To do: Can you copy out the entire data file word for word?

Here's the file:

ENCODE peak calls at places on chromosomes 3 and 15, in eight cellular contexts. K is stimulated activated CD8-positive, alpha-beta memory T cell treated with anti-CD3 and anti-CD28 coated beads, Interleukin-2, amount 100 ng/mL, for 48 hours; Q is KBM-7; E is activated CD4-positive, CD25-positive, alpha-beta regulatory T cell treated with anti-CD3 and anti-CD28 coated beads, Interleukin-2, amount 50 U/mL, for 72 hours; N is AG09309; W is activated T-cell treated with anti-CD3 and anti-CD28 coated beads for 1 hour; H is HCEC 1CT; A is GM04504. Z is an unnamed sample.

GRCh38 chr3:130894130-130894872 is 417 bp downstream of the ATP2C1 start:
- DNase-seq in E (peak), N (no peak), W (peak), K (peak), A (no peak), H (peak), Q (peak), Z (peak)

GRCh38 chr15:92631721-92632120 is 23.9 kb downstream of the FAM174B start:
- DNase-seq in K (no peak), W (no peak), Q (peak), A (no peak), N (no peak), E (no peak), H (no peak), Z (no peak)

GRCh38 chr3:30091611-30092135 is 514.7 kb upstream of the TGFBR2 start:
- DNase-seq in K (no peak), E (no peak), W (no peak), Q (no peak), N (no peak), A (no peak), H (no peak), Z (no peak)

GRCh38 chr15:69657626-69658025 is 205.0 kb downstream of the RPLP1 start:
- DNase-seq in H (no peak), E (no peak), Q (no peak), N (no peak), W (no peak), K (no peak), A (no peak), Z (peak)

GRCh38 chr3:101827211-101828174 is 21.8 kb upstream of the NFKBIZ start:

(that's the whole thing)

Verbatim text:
ENCODE peak calls at places on chromosomes 3 and 15, in eight cellular contexts. K is stimulated activated CD8-positive, alpha-beta memory T cell treated with anti-CD3 and anti-CD28 coated beads, Interleukin-2, amount 100 ng/mL, for 48 hours; Q is KBM-7; E is activated CD4-positive, CD25-positive, alpha-beta regulatory T cell treated with anti-CD3 and anti-CD28 coated beads, Interleukin-2, amount 50 U/mL, for 72 hours; N is AG09309; W is activated T-cell treated with anti-CD3 and anti-CD28 coated beads for 1 hour; H is HCEC 1CT; A is GM04504. Z is an unnamed sample.

GRCh38 chr3:130894130-130894872 is 417 bp downstream of the ATP2C1 start:
- DNase-seq in E (peak), N (no peak), W (peak), K (peak), A (no peak), H (peak), Q (peak), Z (peak)

GRCh38 chr15:92631721-92632120 is 23.9 kb downstream of the FAM174B start:
- DNase-seq in K (no peak), W (no peak), Q (peak), A (no peak), N (no peak), E (no peak), H (no peak), Z (no peak)

GRCh38 chr3:30091611-30092135 is 514.7 kb upstream of the TGFBR2 start:
- DNase-seq in K (no peak), E (no peak), W (no peak), Q (no peak), N (no peak), A (no peak), H (no peak), Z (no peak)

GRCh38 chr15:69657626-69658025 is 205.0 kb downstream of the RPLP1 start:
- DNase-seq in H (no peak), E (no peak), Q (no peak), N (no peak), W (no peak), K (no peak), A (no peak), Z (peak)

GRCh38 chr3:101827211-101828174 is 21.8 kb upstream of the NFKBIZ start: